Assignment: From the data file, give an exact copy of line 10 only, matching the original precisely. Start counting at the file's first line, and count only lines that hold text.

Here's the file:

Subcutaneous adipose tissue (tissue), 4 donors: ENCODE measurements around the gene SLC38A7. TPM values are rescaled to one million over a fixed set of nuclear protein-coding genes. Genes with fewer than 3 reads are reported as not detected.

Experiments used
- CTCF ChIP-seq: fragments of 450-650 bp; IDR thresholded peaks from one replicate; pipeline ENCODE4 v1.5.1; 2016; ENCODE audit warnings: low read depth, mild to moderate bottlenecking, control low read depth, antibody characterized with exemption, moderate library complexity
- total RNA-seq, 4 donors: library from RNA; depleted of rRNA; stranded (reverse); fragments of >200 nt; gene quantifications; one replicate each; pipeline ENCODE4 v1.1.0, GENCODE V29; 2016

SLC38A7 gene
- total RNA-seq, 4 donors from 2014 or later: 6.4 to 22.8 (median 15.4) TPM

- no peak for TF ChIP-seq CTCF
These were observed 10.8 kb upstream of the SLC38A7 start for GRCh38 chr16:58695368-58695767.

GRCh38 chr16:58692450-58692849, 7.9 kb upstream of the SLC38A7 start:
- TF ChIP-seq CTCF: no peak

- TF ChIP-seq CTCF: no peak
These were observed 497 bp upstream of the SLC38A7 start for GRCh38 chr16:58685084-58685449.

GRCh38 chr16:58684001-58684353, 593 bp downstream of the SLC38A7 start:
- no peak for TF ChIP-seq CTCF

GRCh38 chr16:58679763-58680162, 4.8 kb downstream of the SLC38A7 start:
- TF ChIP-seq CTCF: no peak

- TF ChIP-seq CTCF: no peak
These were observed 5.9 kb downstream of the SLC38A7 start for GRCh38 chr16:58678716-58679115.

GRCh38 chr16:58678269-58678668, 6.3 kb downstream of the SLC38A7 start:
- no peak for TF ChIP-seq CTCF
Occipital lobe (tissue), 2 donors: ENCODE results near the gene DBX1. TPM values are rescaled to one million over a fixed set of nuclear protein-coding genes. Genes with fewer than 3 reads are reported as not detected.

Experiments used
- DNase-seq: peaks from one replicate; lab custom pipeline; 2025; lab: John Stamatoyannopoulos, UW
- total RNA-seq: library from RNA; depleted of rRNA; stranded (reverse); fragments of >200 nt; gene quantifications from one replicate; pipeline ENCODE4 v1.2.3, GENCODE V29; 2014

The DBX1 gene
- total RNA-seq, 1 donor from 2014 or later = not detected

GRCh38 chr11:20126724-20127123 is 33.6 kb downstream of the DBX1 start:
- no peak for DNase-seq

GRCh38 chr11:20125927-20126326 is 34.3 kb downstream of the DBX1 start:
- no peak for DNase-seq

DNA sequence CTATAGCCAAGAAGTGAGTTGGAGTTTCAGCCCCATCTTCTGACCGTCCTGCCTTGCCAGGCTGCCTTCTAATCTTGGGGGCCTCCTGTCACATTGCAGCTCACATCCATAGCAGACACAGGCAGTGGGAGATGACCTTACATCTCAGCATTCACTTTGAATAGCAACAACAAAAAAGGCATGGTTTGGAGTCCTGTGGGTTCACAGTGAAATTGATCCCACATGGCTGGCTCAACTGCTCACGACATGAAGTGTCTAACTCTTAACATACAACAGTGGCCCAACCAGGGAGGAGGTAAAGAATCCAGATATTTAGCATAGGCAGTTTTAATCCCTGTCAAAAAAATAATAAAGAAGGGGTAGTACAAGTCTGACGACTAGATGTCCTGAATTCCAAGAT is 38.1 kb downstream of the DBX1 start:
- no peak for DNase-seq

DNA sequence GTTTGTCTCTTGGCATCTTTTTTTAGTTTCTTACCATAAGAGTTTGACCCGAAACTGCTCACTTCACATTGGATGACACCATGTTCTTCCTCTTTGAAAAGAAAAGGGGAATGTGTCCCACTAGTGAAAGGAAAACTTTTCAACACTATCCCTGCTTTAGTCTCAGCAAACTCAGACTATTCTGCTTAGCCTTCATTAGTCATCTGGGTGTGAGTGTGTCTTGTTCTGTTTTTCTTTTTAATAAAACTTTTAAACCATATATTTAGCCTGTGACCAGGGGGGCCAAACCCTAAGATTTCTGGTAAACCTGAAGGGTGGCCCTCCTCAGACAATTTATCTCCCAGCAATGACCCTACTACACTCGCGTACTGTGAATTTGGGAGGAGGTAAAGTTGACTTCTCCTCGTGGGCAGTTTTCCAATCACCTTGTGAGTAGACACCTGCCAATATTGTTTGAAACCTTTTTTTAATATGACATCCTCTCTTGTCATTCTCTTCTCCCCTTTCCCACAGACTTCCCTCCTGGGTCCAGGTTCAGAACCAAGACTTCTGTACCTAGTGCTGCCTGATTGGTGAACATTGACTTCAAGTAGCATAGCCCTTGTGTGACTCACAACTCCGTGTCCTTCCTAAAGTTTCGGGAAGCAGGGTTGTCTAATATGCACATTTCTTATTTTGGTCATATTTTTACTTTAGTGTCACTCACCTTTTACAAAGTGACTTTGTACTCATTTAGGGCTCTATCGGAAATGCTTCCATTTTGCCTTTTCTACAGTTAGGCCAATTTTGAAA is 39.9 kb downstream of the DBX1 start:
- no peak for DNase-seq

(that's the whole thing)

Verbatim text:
- TF ChIP-seq CTCF: no peak